Wednesday, June 22, 2016
The Waste Makers
Two weeks from right now, I'm on a Singapore Airlines flight to Saigon with stops in Moscow and Singapore. This will be my sixth trip working with the same brothers and sisters in Can Tho. I've watched them grow physically and spiritually during this span. I preach some and tutor in English but the truth is, I always learn more than I teach. The lessons I learn are never deliberately presented; they unfold mostly through observations of everyday life. I'm comfortable with the life I live here- it's all I know. I find when I am in Vietnam, light is shone on my long held notions and belief systems which aren't wrong necessarily but don't work in all locales. My parents taught us to be frugal by their often austere life style, based on what they observed as children in Arkansas and Michigan. They were never wasteful- NEVER. Food. Christmas wrapping paper. You name it. I've taken after them, especially after numerous trips to poor nations. You notice how blessed you are when you see those who have less or simply have nothing. Let me give you an example.
This will be my third mission with my CANON SX50 HS Camera. It's really good and I'm still not a terrific photographer but I have improved. It comes with its own charger which I love. I have to use an adapter in Asia but that's easily solvable. My first digital camera used AA batteries so I would stock up at WALMART before my trips with five packages of DURACELLS, the best on the market in my opinion. I'm no expert taking pictures; I just click click click click because it doesn't matter with digital- you just delete what you don't like. Most days, I would take a high volume of pictures so there was a drain on my power source. As soon as the warning light lit to tell me my batteries were waning, I would take them out and throw them away. I didn't want to risk missing a memorable shot! But my habit changed one day with a request from Hai, the preacher in the congregation I work with.
"Brother Steve, can I ask you a favor?"
"Instead of throwing the batteries away, can I have them?"
"Of course. But why would you want them?"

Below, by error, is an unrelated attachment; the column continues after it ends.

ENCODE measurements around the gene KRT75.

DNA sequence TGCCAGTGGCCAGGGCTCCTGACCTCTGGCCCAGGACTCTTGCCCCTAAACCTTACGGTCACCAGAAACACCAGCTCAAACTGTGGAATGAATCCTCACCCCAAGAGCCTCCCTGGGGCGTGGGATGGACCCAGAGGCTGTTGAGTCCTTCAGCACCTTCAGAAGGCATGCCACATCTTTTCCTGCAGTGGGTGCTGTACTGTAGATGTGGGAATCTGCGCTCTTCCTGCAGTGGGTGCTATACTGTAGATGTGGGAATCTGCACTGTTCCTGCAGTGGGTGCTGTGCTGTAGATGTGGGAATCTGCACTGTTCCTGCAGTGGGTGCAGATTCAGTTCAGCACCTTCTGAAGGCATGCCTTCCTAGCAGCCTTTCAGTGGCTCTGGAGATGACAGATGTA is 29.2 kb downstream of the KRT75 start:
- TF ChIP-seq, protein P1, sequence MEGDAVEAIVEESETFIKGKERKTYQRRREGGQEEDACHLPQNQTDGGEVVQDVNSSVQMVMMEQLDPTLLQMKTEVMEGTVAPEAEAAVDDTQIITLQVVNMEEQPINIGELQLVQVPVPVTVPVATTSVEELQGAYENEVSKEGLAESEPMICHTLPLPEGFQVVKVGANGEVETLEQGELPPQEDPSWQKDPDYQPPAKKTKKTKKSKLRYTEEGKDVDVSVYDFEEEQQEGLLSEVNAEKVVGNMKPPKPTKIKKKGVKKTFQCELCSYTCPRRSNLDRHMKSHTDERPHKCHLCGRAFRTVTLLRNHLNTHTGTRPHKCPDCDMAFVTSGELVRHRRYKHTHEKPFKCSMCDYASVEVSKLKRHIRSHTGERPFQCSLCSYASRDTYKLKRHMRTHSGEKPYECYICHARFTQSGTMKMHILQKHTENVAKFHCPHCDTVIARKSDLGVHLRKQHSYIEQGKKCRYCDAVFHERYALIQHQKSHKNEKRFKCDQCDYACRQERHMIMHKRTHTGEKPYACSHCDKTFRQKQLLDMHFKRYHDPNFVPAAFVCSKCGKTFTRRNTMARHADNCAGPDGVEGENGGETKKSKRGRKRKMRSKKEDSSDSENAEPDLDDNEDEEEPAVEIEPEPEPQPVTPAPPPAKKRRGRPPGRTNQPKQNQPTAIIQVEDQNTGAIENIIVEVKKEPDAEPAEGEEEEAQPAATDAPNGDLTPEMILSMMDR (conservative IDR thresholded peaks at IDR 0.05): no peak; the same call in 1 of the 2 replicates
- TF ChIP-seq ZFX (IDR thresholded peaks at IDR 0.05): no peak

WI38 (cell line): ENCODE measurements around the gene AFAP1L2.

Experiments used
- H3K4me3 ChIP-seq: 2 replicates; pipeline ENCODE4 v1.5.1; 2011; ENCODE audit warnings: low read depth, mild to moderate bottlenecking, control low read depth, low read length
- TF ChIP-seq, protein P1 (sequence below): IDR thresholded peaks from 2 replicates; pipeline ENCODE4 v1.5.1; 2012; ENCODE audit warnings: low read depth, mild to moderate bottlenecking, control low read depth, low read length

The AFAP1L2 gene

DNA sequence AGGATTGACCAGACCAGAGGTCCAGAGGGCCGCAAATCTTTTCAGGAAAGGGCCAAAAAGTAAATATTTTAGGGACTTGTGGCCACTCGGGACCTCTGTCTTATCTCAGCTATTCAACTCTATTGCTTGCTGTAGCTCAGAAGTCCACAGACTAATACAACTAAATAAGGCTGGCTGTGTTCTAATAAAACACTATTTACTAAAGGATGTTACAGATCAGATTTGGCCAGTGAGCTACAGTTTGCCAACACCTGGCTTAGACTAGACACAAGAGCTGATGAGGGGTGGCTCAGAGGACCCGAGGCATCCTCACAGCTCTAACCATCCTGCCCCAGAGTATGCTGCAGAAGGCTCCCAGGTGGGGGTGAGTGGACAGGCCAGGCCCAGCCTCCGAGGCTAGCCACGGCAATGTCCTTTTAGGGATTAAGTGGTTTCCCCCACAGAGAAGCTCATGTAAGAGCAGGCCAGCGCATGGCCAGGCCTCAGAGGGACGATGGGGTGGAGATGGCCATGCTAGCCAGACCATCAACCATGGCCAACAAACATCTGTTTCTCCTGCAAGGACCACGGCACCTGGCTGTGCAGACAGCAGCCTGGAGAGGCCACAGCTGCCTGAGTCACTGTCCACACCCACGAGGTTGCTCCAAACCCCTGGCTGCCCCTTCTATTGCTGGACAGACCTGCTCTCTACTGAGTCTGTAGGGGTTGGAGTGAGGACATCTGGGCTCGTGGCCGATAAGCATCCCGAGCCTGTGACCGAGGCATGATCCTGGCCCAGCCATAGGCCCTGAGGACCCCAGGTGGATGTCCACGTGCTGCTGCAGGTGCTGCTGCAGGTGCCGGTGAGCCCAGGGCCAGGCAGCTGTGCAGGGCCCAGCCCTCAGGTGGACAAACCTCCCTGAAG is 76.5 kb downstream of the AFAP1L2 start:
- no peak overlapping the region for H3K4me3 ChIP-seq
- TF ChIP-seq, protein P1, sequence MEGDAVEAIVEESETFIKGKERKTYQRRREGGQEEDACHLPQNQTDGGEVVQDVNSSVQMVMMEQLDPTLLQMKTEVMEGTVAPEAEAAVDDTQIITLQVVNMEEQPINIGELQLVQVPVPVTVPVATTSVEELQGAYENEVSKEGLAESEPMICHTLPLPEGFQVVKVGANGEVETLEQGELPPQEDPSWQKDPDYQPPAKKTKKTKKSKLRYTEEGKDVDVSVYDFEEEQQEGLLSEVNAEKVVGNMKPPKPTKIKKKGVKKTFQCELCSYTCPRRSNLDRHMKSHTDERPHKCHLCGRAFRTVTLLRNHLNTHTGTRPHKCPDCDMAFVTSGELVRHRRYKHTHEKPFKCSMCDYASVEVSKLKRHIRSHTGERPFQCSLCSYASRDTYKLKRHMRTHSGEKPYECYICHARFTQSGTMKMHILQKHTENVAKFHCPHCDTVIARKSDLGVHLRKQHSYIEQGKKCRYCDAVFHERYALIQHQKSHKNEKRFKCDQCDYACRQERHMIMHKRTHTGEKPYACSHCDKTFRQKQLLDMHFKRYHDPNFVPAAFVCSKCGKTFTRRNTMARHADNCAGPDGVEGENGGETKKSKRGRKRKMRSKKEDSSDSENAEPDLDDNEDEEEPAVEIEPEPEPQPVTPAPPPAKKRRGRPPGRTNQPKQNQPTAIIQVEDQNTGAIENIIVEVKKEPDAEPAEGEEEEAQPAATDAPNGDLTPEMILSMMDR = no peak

"Even when they are running out of power, they are still stronger than the batteries we can get here."
From that point forward, all my expired batteries went to the preacher, And it stuck in my mind.
We are such a wasteful society. Instead of getting the last bit of value from products, we toss them like I did with the batteries, even though they still have utility. We tire of clothes instead of wearing them out and replace them with more which will also make us weary. We put ketchup bottles and jars of jam in the trash without finishing them completely. I think we do the same thing spiritually. We tell ourselves we lack ability and so we discard our opportunities to spread the gospel. I have a boy like that on one of my camp teams this week. He audibly says, "I'm terrible!" during every drill so he doesn't make a bona fide effort. But what can the Lord do with the little we have to offer, which I surmise is immeasurably more than we think? Just look at what Jesus told John to write to the angel of the church in Philadelphia in Revelation 3:8-9:
I have placed before you an open door that no one can shut. I know that you have little strength, yet you have kept my word and have not denied my name.
Look at that combination- little strength and yet open door. In the hands of the Lord, even our perceived shortcomings can be mighty tools for the Master. Hai knew that those DURACELLS I was discarding had a purpose, a function I was overlooking. Ephesians 3:20-21 speaks of the unimaginable that can come out of the power that is at work within us! I would guess many of us sell ourselves short when it comes to the Kingdom of Heaven. Fortunately, God isn't buying our self evaluations. Let Him use you......... and me, too. We have more of a shelf life than we know.
Applicable quote of the day:
“Thrift is poetic because it is creative; waste is unpoetic because it is waste.”
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Posted by Steve Hawley at 9:30 PM